Fetch twitter feed with JavaScript

Who said you can’t fetch data across domains?

In this blog I show you how to include a twitter feed on you web-page which fetches data from twitter in plain JavaScript, directly from the client’s browser to twitter.com.

Same origin you said?

We all know that “ajax” call’s in JavaScript must follow the same origin policy. This usually leads to using a proxy one the same domain to proxy ajax-calls to the external services. This leads to more work for your server and more code for you to write. Who invented this same origin stuff anyway?

Of course it is supposed to be more secure? for the end user, but is it actually? If we end up proxy all the calls? Is it then more secure? In the end the user has to trust the scripts delivered from our server anyway.

Jsonp to the rescue

But fortunately there exists another trick, namely jsonp. This is a neat trick where you add a “script” tag to your page which reference an external script. The external service (supporting jsonp) will then return a valid JavaScript which call’s the specified callback function with the response-data as input.

<script type="text/javascript"

The Twitter feed

jQuery makes jsonp pretty simple and does all the hard work for us through the standard XHR-get call. You simply tell jQuery to fetch the data as jsonp with the “dataType” attribute. And of course, twitter supports jsonp.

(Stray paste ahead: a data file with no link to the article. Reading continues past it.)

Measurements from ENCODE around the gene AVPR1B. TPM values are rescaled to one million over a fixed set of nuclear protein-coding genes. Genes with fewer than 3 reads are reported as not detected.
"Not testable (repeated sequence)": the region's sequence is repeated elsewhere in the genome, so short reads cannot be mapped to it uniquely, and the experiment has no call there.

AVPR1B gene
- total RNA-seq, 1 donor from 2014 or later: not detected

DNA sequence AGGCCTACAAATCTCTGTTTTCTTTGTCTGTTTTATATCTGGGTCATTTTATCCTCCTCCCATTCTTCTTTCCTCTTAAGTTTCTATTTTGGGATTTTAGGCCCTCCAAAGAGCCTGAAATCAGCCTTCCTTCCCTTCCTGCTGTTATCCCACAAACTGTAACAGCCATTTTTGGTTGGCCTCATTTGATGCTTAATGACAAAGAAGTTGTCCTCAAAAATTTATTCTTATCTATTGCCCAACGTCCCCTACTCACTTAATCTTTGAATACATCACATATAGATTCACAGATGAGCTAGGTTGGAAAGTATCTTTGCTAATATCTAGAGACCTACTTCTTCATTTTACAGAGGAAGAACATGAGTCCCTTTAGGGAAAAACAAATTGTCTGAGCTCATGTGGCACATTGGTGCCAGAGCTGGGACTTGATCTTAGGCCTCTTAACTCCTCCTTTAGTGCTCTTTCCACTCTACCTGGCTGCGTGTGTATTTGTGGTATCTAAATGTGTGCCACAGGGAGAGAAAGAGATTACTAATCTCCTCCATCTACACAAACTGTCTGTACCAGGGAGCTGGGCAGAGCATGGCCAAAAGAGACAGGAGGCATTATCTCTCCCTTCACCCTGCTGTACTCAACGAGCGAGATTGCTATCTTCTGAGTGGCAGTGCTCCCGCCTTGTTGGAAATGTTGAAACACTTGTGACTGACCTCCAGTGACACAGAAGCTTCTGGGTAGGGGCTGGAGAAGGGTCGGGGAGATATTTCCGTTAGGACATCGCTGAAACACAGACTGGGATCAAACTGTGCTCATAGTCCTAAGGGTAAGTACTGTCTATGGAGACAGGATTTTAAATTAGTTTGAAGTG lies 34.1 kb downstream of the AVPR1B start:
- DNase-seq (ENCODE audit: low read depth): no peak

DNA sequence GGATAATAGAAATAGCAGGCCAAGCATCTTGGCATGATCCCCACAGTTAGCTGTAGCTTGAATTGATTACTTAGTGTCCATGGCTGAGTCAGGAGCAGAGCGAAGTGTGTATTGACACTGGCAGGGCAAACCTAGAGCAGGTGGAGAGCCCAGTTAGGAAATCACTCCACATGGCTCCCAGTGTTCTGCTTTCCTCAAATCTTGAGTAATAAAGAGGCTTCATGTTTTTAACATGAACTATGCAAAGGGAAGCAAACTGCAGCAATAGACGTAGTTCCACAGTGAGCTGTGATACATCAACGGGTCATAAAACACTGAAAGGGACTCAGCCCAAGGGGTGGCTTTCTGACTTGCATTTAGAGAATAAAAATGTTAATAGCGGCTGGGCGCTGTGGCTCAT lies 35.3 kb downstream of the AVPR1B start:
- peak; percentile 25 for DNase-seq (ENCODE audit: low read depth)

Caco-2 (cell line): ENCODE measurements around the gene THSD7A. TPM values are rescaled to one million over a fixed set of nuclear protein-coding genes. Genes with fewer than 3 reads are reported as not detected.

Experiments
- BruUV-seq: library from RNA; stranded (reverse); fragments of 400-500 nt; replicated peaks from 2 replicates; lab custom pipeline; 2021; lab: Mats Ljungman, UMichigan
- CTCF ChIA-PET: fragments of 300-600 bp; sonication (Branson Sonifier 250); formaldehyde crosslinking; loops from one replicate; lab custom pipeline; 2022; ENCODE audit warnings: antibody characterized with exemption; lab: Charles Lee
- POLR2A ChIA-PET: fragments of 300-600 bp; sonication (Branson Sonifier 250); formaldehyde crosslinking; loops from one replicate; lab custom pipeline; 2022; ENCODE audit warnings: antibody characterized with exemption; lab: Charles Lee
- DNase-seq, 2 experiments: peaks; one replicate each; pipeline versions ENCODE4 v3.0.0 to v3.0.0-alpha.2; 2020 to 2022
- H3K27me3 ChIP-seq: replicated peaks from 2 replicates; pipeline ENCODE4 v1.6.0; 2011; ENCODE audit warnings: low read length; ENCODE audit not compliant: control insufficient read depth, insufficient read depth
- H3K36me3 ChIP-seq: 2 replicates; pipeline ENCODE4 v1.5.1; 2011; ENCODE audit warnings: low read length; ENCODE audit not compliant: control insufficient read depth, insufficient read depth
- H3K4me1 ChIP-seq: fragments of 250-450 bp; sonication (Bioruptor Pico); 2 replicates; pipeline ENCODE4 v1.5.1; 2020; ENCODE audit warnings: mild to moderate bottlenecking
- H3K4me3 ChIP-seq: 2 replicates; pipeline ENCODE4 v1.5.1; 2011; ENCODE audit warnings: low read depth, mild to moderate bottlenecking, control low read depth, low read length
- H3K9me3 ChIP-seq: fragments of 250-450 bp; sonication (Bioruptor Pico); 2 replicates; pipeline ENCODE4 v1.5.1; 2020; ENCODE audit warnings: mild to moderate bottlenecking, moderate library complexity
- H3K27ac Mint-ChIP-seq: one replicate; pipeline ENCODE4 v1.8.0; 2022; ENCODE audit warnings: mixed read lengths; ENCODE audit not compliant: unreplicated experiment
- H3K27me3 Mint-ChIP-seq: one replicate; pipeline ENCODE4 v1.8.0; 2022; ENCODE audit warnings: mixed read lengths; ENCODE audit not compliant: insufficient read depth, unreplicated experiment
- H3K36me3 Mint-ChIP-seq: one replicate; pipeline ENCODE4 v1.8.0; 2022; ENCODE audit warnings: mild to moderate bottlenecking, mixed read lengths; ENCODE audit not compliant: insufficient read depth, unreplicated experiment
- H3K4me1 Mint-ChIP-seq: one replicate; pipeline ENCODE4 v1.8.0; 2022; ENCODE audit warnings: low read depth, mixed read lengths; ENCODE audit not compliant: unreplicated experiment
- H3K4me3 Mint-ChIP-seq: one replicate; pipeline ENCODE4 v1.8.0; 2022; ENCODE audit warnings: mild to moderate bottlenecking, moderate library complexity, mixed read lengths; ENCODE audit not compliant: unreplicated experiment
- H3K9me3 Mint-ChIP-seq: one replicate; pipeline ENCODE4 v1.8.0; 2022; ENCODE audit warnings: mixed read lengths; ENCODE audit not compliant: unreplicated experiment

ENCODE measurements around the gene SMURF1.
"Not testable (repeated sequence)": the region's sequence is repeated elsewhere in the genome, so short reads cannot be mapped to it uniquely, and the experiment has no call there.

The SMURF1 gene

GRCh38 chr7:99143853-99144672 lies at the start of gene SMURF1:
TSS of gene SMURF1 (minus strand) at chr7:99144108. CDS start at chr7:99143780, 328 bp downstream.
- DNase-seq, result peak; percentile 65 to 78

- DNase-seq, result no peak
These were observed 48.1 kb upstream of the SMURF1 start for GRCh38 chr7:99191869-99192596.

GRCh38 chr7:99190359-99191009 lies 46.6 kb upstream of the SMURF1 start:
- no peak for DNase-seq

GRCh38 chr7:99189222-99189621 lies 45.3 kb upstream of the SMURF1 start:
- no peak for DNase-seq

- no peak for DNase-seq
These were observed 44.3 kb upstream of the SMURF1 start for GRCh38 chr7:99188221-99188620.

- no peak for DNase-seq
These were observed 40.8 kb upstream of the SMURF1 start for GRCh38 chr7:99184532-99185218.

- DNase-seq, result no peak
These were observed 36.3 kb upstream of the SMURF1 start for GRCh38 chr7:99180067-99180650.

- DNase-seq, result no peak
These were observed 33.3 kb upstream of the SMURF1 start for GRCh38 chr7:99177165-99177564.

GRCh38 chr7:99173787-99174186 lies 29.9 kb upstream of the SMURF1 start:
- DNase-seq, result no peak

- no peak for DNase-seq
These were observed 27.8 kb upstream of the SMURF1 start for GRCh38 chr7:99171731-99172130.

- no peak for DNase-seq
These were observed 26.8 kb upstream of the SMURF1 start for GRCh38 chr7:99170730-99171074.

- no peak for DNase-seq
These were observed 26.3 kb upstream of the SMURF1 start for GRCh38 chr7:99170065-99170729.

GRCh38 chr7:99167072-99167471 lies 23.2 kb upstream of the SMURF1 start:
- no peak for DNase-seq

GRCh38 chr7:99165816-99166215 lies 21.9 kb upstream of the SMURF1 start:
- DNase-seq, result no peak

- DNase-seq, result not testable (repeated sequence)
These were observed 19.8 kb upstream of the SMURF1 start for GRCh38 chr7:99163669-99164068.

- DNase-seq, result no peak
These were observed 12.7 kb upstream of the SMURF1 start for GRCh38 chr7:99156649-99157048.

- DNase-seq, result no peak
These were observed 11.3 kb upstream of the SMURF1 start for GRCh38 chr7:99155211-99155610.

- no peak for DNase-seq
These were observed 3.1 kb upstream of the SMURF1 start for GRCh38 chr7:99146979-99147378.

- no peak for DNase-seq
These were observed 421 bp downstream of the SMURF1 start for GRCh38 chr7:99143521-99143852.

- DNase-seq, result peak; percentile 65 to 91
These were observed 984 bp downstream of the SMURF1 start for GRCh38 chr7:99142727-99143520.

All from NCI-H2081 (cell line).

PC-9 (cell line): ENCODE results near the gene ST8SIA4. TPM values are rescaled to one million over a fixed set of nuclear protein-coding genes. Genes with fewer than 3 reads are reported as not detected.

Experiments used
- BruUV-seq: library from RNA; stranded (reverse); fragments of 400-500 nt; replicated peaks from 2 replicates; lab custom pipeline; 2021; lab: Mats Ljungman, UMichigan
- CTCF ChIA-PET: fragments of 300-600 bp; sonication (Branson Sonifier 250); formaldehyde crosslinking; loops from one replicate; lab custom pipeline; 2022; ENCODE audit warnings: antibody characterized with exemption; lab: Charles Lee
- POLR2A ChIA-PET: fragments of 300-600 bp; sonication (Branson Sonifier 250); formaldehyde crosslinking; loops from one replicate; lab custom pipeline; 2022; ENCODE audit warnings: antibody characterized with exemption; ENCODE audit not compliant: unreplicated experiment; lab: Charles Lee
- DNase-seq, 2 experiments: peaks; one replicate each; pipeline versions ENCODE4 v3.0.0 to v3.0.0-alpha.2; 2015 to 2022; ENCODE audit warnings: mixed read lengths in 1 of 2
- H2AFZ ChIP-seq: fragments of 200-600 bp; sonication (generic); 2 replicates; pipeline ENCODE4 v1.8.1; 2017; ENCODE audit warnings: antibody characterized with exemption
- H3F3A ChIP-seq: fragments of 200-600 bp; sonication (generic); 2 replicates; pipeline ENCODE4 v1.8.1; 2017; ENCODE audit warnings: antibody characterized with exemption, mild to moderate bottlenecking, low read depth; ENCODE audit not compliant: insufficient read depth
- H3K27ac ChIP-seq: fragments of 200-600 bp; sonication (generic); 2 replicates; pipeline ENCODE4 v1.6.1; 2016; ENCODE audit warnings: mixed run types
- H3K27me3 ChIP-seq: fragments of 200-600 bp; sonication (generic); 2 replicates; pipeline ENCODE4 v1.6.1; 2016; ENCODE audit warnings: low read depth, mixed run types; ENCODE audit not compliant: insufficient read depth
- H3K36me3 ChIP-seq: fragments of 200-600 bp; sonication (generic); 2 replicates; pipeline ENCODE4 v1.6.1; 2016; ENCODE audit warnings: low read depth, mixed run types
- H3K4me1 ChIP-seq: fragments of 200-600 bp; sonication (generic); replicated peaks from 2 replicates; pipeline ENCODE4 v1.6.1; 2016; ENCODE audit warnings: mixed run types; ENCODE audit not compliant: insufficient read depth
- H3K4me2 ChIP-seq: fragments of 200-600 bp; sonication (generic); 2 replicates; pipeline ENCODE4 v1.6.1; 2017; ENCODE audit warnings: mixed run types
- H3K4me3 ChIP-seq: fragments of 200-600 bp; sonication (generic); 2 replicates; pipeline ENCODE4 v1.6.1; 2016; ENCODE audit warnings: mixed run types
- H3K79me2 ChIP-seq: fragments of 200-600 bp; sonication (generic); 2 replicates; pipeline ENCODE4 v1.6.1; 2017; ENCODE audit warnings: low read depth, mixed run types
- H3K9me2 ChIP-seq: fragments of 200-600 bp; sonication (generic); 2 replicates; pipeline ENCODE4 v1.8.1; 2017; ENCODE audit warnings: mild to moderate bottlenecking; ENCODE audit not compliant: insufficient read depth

In the example below I show how to fetch data from twitter using jsonp, and jQuery.

    url: "http://search.twitter.com/search.json?q=%23test",
    dataType: "jsonp" }).success(function(data) {
    $.each(data.results, function(idx, result) {
      var time = "<span class='time'>"+ result.created_at + "</span>";
      var user = "<span class='user'>@" + result.from_user + "</span>: ";
      var tweet = $("<li>", {html: user + result.text + "<br />" + time});

As you can see it is pretty simple. One line to fetch the code and few lines of formatting. The final result is added to the “ul” container with id=”twitter”.

The benefits are:

  • less code
  • less server logic
  • less resources need on your part (the client fetches the data from twitter)
  • easier to implement
  • easier to maintain

Leave a Reply

Fill in your details below or click an icon to log in:

WordPress.com Logo

You are commenting using your WordPress.com account. Log Out /  Change )

Google+ photo

You are commenting using your Google+ account. Log Out /  Change )

Twitter picture

You are commenting using your Twitter account. Log Out /  Change )

Facebook photo

You are commenting using your Facebook account. Log Out /  Change )


Connecting to %s